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This Week In Your Wallet: A Purchasing Pause

Jean Chatzky  |  December 4, 2018

With the holiday shopping season now in full swing — Happy Hanukkah, by the way to everyone kindling the lights — it seems consumers are chugging right along.
Estimates continue to show that the sales totals for 2018 will be record breakers. Which seems like a good enough reason to pump the breaks a bit and note that you can have holidays that are merry, happy and bright without breaking the bank. Here are three things that might help you do that.
First, consider abandoning that mobile wallet you’ve taken to and reverting to old fashioned cash or even (gasp) credit cards instead. Research conducted overseas (where mobile wallets are more popular than they are here) showed that not only do consumers spend more when they’re using a mobile wallet, they make more purchases overall. Actually having to swipe a card reduces the total financial outlay.  
Second, make this the month you actually track your spending. Kristin Wong, who writes about money for The New York Times — and notes that as someone who writes about money, she’s pretty good at it — recently did this and then wrote about the eye-opening results. Among her revelations: $20 has become the new $3 when we’re spending money on small everyday things like food and books — but that $20 is always worth a second thought. Also, spending can sometimes seem like the quick and easy way to solve a problem — like the fact that you don’t like how you look that day — yet it rarely works. And money flies through our fingers when we don’t even know it. She’d spent more than $600 on Amazon in the prior three months and had little to show for it. If you’ve never done this, give it a try.
And third, stop to consider how brand/designer sensitive you are. Sometimes, I’ll give an item a second or third look just because of the label it’s wearing. Sometimes, it even comes home with me. And I’m not the only one. Payless recently put up a fake store —  Palessi — in Los Angeles (because if you’re going to do this, you might as well do it in the Kardashian zone) then invited fashion bloggers and social media influencers to come shop the sophisticated boutique. It stocked it with it’s regular merchandise, then sat back and watched what happened. Sales. That’s what happened. One shopper actually spent $640 on a pair of boots, which represented an 1,800% markup. In the end, Payless returned the money spent and the shoppers got to keep the shoes but the company said it was a good social experiment. And it was a good reminder that rocking a pair of $20 pumps to that big holiday party, as long as we like the way they look, is like spending an evening with a dirty little secret. Saving money can be very, very sexy.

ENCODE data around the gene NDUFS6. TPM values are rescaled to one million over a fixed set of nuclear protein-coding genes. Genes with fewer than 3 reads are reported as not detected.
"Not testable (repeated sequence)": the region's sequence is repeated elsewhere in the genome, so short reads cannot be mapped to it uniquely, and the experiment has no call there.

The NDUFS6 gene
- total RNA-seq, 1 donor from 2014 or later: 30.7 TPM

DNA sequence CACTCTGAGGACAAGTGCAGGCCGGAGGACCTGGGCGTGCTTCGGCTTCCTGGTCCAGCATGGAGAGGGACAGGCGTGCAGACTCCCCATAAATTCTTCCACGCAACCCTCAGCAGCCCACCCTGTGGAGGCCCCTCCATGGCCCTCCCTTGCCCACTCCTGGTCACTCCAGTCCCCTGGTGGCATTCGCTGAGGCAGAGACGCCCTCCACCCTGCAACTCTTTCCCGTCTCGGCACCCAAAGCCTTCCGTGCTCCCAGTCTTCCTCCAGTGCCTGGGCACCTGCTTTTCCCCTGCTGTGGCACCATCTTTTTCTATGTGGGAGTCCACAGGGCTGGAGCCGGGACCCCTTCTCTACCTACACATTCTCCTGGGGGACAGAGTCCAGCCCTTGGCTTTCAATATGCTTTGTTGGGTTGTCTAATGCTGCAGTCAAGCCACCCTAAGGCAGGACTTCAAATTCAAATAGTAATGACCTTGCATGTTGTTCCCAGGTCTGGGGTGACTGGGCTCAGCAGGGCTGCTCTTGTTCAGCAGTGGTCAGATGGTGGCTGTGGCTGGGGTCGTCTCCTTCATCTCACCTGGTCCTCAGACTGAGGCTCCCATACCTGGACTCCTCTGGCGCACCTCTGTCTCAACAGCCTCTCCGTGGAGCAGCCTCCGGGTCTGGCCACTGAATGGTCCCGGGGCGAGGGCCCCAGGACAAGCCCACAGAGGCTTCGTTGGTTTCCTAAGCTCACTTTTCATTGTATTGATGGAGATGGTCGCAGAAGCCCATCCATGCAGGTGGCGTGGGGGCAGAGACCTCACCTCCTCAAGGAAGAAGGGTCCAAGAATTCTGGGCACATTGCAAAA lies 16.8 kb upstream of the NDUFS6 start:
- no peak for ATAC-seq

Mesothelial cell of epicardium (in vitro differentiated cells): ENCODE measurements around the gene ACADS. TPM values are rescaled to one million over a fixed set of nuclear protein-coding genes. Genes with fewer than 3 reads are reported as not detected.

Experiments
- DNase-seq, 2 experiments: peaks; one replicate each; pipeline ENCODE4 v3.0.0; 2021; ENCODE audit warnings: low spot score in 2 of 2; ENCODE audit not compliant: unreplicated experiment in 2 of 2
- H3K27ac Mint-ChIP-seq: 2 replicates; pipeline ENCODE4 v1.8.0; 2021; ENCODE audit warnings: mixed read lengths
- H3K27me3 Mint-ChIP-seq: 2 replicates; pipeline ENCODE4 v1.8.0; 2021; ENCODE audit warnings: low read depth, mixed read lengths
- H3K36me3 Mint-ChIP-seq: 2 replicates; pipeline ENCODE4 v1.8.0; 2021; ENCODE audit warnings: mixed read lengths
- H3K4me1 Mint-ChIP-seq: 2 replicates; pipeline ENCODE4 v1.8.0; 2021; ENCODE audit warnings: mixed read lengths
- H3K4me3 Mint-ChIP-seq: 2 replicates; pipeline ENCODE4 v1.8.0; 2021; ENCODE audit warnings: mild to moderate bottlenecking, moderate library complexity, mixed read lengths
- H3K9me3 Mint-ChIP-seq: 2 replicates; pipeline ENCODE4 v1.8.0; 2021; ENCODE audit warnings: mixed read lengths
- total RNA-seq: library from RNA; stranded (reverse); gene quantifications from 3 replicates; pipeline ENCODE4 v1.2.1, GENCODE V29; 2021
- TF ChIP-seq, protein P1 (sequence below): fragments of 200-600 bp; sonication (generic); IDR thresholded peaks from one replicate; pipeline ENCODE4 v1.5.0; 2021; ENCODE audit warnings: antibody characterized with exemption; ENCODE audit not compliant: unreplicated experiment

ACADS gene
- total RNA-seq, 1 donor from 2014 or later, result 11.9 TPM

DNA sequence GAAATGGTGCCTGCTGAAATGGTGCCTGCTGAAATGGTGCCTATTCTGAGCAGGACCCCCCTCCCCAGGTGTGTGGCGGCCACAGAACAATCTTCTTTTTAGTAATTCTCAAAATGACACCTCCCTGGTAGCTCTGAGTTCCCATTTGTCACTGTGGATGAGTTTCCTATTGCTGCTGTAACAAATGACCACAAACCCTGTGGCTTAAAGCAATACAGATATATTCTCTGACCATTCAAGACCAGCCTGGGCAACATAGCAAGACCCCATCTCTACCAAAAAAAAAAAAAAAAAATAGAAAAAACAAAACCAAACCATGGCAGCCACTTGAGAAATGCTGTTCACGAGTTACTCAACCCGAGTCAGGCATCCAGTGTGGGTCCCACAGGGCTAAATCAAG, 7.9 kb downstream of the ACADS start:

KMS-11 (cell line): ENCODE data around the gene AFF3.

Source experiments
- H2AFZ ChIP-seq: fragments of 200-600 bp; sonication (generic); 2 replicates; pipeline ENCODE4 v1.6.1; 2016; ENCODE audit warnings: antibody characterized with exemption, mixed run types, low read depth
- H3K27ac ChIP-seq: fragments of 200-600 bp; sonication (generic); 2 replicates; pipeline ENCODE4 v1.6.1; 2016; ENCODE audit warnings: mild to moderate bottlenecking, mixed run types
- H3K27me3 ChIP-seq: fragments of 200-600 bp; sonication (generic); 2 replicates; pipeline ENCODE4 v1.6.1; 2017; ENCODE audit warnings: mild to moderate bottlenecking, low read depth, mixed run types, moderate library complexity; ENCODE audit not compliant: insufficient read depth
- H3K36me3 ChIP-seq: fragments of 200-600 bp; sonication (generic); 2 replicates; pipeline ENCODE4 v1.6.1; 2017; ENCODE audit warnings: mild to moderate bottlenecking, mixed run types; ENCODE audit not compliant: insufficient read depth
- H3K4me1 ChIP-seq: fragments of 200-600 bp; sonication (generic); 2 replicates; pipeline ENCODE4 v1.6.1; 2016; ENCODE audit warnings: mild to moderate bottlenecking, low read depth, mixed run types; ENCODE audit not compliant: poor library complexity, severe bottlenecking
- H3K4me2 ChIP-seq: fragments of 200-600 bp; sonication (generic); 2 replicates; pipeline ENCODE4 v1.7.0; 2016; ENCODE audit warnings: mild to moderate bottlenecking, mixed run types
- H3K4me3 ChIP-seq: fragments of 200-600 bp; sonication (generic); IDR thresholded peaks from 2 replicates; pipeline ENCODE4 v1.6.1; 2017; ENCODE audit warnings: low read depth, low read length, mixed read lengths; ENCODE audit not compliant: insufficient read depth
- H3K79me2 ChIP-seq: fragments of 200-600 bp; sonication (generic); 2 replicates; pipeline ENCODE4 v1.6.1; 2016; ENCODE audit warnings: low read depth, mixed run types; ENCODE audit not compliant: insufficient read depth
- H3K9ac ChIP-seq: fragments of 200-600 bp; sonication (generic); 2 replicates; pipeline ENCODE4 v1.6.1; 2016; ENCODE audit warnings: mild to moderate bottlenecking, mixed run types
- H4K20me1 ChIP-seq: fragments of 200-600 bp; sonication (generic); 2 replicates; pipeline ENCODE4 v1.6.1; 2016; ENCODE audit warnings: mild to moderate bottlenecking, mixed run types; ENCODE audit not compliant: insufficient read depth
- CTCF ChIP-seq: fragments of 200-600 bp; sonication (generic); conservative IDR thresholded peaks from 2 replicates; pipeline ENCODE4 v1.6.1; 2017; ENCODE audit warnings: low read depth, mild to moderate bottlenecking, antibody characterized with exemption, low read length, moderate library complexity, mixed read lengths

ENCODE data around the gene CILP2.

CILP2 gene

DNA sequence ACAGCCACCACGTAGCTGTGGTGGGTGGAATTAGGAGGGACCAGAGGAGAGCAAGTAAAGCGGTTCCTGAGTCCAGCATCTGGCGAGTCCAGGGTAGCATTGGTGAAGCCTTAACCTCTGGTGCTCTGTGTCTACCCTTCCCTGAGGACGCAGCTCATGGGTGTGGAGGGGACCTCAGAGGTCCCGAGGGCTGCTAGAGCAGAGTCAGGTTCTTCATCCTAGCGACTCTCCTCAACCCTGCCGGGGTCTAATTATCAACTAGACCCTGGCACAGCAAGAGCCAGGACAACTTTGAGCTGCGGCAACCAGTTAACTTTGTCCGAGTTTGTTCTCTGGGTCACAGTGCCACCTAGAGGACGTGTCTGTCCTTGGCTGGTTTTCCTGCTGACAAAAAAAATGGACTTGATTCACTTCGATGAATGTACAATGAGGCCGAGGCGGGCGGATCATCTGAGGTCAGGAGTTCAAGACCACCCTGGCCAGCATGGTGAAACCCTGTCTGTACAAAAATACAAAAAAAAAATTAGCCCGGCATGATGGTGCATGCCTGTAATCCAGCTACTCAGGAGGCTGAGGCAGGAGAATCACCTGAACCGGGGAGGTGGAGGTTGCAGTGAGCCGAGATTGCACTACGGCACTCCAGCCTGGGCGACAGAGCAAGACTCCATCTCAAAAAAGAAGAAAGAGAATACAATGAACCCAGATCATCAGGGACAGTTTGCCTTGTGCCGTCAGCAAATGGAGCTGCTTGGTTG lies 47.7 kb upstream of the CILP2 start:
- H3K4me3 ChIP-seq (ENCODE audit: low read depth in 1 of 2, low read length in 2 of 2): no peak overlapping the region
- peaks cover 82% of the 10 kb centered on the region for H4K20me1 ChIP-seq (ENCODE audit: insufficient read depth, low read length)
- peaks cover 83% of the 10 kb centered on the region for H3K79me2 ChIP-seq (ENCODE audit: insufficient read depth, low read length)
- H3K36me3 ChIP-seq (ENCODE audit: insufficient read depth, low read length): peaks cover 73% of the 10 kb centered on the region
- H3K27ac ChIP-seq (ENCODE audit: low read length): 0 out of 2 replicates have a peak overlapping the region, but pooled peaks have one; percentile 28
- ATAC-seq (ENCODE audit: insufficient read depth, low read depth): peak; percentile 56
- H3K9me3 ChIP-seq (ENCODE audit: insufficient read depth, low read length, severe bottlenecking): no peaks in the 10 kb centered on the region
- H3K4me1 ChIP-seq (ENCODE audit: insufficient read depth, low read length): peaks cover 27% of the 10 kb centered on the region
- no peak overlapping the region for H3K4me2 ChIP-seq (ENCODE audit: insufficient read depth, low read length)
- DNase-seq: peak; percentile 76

Have you heard of the FIRE movement? The acronym stands for Financial Independence, Retire Early, and it’s got a lot of folks fired up, but for different reasons. Devotees of the movement are dedicated to saving 50 percent of their annual income or more in a quest to amass 25 times their annual spending which would allow them to, in many cases, retire. Detractors say that this kind of lifestyle is basically one step above freeganism, and that they’re making the rest of us — who are only able to save 10 percent of our income (if we’re lucky) — feel bad. But as Michelle Singletary writes in this week’s Washington Post, the movement may be misunderstood. Just 35 percent of FIRE practitioners said they were motivated by quitting work and retiring early — most folks said they’re just seeking a work-life balance. Additionally, 67 percent of FIRE folks said that hitting their savings goal isn’t worth it if it means they have to live as though they’re broke. In fact, whether you go full-on FIRE or not, the movement has a lot to teach us about ways to earn a little more, spend a little less and line up both with your values. 


Finally, as Amelia McBain writes for our beauty routines come at a cost not just to our wallets — but to the environment. According to the National Oceanic and Atmospheric Administration, it would cost about $500 million to clean the plastic pouches that many beauty products come in out of the ocean. And aside from the packaging, the ingredients in our products can cause further damage to our oceans (and our bodies) — like plastic micro-beads found in exfoliants. Some products are actually toxic and are filled with cancer-causing parabens. But before you toss all of your face washes and night creams into the trash remember: waste isn’t green either. So research new, eco-friendly products to choose next while using what you already have. For more green beauty hacks, keeping reading here.
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